The good job nonsense is something that has bugged me for years. As softball team manager for teams of my then elementary school daughters, I was always befuddled when a parent would say “good job” to their kid who just struck out or popped out to the pitcher. After whacking a double or hitting a homer, the kid got the same congratulatory “good job.” What’s the point of success?
It doesn’t end in grade school. A couple of weeks ago, my now 17-year-old's basketball team destroyed the opposition. If a person walked into the gym just after the end of the game, he would have thought the other team dominated the court by the number of “good jobs” that were showered upon the team that lost the game by 35 points.
Luce quotes Jean Twenge, an educational psychologist, who says the proportion of teenagers who check the box “I think I am a special person” versus those who check “I am no better and no worse than anybody else” has gone off the charts since the 1980s. Twenge found that the “incidence of narcissistic personality disorder—delusional levels of self-esteem-among American students has more than doubled. It’s Lake Wobegon run amok.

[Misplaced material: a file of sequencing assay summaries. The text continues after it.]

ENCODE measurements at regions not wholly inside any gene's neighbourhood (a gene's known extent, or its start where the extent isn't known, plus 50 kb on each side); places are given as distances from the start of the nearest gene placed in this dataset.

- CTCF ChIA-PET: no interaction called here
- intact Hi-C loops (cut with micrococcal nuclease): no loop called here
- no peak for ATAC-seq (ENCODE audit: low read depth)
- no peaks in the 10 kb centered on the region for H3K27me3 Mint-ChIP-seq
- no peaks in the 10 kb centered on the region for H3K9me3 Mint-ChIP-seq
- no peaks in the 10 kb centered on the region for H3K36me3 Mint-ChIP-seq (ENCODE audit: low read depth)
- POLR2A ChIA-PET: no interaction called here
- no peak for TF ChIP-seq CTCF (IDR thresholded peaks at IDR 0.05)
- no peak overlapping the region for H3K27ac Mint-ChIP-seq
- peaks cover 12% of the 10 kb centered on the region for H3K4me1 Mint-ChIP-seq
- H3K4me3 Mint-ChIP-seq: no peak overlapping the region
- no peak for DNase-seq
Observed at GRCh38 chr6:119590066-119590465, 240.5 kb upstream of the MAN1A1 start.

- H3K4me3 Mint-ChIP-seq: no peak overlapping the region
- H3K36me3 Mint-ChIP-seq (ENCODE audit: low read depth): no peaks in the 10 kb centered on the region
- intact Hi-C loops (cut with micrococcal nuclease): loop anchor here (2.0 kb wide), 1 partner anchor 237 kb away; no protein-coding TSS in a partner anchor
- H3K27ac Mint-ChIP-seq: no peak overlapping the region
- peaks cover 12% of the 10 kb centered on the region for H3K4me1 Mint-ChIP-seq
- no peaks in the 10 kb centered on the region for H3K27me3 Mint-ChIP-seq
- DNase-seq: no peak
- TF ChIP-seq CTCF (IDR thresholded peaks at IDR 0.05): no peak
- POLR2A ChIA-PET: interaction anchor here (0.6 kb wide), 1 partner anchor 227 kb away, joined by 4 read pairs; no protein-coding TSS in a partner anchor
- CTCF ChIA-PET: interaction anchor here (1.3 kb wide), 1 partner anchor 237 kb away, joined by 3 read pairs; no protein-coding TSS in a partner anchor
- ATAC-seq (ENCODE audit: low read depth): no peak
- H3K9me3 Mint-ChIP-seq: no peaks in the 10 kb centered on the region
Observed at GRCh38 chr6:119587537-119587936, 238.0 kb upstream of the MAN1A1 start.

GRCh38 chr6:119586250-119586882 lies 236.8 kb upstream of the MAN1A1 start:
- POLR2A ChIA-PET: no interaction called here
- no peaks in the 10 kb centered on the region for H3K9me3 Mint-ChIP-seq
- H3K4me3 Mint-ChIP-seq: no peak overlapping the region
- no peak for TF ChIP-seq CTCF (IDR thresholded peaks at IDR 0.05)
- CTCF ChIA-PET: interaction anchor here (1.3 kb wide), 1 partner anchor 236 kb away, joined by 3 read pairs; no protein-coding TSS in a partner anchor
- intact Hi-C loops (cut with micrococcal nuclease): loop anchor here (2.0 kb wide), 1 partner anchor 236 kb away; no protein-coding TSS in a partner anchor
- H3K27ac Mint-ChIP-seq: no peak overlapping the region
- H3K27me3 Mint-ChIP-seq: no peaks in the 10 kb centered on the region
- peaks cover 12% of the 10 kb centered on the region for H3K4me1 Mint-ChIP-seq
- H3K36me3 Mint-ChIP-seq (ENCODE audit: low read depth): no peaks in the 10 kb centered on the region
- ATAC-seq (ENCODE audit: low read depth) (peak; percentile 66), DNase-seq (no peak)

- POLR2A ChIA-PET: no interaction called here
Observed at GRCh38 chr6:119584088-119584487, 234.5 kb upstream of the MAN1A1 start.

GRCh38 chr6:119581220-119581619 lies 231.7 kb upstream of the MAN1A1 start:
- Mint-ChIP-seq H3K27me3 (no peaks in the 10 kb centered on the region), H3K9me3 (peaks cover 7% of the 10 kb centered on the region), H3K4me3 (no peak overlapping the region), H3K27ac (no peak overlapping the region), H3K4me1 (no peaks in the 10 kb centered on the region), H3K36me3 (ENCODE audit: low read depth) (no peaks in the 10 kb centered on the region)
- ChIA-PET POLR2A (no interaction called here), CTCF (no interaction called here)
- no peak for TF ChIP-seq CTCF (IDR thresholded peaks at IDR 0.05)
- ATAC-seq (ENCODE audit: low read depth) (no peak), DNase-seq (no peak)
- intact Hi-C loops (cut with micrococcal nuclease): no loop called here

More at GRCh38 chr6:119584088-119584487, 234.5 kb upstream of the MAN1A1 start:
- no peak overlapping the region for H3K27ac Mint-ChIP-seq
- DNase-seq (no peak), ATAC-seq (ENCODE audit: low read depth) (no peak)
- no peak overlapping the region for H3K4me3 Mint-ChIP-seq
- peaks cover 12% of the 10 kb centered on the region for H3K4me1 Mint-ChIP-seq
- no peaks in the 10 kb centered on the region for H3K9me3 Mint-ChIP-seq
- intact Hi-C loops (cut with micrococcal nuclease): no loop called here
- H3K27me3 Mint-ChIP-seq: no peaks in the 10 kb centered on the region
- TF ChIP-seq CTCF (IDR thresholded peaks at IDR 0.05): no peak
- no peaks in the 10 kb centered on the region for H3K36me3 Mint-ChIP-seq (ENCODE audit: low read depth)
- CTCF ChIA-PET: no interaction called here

Luce, a Brit, raps the fact that every kid in America gets to win a prize or trophy. [Last week, I threw out a swimming trophy that my kid "earned" for finishing in seventh place.] America’s youth are so coddled or sheltered to the point that college deans refer to incoming freshman as “teacups,” noted Luce, chief U.S. columnist for the Financial Times and speechwriter for former Treasury Secretary Lawrence Summers.
Replacing “good job” with “try harder” or “better luck next time” would be a good way to begin the process of putting America back on track.